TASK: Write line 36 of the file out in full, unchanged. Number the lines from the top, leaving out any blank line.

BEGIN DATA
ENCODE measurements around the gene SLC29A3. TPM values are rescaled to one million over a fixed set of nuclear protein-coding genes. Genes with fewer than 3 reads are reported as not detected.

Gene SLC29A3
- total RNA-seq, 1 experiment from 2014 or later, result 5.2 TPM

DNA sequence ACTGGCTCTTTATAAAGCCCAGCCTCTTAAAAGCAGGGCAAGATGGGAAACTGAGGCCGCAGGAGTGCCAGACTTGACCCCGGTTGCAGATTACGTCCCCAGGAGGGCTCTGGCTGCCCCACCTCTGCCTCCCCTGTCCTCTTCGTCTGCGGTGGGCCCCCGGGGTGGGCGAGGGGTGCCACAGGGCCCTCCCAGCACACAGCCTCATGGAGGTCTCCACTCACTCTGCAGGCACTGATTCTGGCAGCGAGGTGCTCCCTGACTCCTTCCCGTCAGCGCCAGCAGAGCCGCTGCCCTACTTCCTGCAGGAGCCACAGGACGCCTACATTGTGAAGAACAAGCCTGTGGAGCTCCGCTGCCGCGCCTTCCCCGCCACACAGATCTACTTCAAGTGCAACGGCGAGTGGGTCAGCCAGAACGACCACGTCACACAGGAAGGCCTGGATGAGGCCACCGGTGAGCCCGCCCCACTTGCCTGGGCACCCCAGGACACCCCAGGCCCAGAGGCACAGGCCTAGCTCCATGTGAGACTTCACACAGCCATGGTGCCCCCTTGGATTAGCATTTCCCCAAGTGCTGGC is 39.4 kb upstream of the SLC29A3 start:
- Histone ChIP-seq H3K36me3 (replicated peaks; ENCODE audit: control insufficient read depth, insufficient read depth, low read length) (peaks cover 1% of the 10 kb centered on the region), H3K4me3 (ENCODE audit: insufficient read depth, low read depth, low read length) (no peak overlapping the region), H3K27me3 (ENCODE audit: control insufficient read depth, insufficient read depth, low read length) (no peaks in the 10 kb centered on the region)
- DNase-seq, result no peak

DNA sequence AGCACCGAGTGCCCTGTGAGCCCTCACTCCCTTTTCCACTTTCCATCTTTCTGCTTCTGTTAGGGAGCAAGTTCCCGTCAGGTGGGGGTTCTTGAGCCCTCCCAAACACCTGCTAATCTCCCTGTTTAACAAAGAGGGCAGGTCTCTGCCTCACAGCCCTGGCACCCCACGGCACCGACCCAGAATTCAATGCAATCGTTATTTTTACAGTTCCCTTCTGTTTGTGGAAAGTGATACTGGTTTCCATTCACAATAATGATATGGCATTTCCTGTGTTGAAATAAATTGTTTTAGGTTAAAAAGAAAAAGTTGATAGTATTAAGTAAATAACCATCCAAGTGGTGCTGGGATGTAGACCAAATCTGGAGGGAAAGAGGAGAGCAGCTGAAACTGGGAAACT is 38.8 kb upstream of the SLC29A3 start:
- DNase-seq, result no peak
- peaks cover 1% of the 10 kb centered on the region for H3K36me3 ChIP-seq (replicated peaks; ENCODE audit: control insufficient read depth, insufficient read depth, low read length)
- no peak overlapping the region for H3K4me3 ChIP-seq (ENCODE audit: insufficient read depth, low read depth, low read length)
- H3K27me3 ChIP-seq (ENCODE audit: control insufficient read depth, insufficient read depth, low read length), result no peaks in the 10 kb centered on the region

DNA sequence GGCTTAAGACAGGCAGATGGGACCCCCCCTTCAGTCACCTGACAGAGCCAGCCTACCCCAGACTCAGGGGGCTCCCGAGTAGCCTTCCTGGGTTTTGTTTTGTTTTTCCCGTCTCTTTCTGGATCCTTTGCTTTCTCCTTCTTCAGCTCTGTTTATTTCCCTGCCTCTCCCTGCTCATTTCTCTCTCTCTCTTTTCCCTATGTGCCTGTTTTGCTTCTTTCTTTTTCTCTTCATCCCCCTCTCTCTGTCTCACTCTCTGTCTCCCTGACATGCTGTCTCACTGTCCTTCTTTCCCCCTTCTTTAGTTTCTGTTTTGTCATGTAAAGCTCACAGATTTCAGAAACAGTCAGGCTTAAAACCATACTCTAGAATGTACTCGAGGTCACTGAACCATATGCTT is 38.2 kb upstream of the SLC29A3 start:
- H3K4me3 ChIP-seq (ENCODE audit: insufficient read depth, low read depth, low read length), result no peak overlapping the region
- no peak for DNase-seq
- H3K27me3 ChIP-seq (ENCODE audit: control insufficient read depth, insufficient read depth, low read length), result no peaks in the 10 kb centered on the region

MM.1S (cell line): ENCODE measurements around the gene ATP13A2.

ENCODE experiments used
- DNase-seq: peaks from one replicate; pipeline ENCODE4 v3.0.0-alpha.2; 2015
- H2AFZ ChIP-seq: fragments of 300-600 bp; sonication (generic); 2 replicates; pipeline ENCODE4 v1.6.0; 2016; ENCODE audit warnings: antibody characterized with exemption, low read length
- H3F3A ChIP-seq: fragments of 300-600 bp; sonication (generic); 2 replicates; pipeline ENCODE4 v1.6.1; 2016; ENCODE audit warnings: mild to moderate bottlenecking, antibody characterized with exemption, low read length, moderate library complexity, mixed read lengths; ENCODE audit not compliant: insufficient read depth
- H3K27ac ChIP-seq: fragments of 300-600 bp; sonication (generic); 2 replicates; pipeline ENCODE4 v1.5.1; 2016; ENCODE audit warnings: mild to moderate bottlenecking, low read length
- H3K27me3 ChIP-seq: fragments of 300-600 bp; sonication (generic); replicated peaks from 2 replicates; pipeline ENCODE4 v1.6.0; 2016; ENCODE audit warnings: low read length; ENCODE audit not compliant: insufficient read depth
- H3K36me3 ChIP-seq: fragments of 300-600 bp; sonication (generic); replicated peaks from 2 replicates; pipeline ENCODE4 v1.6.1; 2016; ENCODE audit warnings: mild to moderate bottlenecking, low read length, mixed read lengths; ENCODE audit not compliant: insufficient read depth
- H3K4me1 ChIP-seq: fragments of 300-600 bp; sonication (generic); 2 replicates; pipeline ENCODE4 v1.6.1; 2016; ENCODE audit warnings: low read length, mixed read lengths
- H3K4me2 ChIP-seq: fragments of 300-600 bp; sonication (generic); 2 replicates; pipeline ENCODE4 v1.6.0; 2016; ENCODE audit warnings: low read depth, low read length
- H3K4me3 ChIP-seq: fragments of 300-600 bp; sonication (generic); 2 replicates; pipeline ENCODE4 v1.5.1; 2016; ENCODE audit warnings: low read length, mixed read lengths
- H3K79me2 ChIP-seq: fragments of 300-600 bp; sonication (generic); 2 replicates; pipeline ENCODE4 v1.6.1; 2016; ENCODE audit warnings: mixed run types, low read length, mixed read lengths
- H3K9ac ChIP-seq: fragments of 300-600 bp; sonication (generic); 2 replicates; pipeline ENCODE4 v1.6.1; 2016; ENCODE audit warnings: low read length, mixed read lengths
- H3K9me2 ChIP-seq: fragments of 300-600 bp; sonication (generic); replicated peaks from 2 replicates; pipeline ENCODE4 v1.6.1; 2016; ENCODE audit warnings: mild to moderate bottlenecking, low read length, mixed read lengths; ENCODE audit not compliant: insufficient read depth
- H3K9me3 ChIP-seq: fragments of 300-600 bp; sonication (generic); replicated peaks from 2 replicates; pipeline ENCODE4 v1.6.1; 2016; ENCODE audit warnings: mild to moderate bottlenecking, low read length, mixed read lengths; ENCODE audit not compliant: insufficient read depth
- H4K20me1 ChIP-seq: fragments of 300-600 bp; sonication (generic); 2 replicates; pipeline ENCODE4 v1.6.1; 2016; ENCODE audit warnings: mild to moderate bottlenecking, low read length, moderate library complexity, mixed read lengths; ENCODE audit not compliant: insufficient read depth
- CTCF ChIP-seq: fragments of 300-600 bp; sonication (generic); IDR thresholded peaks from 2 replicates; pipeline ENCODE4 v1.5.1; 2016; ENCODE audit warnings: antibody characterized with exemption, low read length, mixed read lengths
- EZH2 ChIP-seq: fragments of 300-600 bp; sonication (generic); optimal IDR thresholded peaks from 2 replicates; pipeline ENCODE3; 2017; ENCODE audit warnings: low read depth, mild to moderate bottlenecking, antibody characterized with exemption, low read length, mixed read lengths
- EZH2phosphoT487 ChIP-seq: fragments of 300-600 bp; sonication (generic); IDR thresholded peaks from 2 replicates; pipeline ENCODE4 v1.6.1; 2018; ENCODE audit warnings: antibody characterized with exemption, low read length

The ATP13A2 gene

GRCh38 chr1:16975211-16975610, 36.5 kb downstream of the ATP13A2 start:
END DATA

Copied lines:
GRCh38 chr1:16975211-16975610, 36.5 kb downstream of the ATP13A2 start: